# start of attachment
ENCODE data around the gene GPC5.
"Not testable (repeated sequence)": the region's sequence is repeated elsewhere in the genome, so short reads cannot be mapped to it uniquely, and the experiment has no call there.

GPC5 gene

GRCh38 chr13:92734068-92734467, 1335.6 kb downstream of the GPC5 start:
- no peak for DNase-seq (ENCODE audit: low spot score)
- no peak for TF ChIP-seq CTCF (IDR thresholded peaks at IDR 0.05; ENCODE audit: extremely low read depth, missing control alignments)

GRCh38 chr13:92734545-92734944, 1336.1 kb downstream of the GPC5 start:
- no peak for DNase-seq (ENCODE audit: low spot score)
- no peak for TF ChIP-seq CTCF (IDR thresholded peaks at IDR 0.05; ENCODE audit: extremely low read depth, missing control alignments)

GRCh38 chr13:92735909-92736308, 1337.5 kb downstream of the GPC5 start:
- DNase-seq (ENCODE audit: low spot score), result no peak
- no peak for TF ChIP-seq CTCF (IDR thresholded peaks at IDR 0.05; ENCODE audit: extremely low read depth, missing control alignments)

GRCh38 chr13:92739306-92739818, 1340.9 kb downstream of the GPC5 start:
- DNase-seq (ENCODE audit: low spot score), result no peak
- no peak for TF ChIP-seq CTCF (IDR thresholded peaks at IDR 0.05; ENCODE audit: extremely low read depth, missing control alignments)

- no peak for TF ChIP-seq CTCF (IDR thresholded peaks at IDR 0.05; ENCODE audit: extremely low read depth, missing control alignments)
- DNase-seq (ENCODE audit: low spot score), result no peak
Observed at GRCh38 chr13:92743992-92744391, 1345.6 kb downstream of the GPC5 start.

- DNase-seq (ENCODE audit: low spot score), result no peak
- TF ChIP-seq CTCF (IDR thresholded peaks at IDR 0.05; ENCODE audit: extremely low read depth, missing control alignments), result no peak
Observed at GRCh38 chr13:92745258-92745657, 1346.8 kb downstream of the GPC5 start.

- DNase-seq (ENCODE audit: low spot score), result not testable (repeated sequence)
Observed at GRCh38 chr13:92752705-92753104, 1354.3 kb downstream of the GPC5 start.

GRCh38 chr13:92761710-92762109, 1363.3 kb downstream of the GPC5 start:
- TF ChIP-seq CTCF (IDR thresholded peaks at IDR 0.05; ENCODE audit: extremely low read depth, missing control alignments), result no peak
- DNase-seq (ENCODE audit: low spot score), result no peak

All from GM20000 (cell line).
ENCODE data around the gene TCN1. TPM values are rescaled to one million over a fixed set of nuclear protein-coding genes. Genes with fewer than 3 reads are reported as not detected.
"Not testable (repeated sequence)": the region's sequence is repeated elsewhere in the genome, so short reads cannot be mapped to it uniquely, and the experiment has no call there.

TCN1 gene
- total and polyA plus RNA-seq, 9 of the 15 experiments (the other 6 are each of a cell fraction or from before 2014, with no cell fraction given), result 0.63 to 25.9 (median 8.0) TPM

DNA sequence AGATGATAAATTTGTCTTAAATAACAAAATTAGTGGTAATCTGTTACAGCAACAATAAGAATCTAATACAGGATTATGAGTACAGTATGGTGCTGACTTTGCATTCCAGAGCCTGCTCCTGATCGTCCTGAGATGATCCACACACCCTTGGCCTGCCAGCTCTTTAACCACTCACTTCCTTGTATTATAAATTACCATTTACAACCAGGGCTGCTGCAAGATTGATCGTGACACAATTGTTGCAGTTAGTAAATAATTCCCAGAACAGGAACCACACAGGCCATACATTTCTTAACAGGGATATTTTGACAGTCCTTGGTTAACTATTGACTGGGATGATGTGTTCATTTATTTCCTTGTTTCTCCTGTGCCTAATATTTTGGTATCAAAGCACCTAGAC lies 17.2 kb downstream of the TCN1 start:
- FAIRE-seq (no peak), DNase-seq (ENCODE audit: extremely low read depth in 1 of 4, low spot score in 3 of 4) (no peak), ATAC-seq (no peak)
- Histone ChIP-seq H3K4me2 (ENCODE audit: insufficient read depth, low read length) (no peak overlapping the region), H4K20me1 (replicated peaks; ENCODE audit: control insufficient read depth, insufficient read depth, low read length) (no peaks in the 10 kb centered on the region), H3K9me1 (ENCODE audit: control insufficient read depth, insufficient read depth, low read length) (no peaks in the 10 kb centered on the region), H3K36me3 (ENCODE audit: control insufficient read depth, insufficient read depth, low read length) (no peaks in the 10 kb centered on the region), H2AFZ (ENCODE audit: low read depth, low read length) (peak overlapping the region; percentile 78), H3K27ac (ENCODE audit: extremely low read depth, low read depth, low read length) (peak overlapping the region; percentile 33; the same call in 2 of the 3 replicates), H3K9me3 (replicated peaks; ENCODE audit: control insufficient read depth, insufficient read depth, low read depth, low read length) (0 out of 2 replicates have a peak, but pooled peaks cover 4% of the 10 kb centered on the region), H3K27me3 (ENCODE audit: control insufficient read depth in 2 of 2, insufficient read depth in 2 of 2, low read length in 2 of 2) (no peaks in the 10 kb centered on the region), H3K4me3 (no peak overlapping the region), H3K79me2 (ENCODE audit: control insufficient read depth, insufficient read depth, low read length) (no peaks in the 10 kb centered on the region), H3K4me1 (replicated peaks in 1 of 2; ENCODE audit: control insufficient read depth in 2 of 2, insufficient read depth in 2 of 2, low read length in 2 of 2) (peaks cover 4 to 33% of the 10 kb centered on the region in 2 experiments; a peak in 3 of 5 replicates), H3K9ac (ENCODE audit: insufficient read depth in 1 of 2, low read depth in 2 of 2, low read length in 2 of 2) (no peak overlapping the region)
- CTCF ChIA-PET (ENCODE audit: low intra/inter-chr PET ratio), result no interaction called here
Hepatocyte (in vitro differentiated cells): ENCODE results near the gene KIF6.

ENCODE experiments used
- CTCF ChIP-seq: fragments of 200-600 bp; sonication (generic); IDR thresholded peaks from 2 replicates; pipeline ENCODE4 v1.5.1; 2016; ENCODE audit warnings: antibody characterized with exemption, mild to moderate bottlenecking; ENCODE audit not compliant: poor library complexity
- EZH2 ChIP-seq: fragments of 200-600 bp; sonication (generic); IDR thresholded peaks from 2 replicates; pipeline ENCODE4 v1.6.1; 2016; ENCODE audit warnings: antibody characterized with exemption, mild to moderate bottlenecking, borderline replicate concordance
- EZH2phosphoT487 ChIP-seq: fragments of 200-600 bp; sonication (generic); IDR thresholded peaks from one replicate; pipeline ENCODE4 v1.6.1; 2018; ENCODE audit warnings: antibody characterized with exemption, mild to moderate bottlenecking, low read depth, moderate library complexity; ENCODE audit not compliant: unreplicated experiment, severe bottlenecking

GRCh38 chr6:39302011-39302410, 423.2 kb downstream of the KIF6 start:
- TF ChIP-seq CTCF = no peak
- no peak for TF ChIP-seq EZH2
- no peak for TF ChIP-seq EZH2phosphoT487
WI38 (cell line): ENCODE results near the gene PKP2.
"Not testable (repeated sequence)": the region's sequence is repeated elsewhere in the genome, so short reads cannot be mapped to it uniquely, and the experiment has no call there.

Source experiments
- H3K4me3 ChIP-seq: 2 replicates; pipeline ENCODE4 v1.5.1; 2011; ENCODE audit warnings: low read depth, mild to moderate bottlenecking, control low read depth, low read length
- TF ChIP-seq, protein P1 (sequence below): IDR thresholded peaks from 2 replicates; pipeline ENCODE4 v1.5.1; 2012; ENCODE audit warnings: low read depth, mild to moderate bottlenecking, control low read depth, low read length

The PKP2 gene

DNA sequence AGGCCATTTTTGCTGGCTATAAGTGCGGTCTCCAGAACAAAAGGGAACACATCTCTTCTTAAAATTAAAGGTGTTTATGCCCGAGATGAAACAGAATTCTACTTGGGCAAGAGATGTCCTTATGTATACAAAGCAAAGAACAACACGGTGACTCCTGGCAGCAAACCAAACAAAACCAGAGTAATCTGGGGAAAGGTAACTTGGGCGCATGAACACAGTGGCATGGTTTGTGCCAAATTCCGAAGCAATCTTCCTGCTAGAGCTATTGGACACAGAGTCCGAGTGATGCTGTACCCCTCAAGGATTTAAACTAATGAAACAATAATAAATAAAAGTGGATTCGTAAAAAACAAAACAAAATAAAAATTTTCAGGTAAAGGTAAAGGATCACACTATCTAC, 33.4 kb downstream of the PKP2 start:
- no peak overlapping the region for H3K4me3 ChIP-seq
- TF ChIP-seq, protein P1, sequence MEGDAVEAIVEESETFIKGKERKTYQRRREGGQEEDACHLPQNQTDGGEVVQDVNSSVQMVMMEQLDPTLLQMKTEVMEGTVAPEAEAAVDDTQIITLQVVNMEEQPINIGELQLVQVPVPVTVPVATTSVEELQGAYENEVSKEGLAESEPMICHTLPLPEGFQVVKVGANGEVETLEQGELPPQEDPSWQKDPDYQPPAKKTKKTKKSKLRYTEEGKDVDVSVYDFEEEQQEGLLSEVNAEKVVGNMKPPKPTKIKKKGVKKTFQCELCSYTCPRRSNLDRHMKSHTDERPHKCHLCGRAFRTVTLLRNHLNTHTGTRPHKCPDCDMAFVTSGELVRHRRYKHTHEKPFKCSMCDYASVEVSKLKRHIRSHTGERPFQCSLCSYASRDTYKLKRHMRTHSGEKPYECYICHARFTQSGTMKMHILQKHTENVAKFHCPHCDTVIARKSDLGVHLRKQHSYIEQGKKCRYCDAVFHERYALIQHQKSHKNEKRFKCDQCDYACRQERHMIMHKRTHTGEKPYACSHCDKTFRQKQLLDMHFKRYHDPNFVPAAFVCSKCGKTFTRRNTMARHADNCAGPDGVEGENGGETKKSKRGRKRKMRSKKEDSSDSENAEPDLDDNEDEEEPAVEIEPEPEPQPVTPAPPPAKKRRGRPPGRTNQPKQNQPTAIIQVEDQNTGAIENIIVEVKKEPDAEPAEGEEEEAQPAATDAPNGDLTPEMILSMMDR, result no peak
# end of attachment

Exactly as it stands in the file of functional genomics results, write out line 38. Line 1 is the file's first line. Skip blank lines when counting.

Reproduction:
- CTCF ChIP-seq: fragments of 200-600 bp; sonication (generic); IDR thresholded peaks from 2 replicates; pipeline ENCODE4 v1.5.1; 2016; ENCODE audit warnings: antibody characterized with exemption, mild to moderate bottlenecking; ENCODE audit not compliant: poor library complexity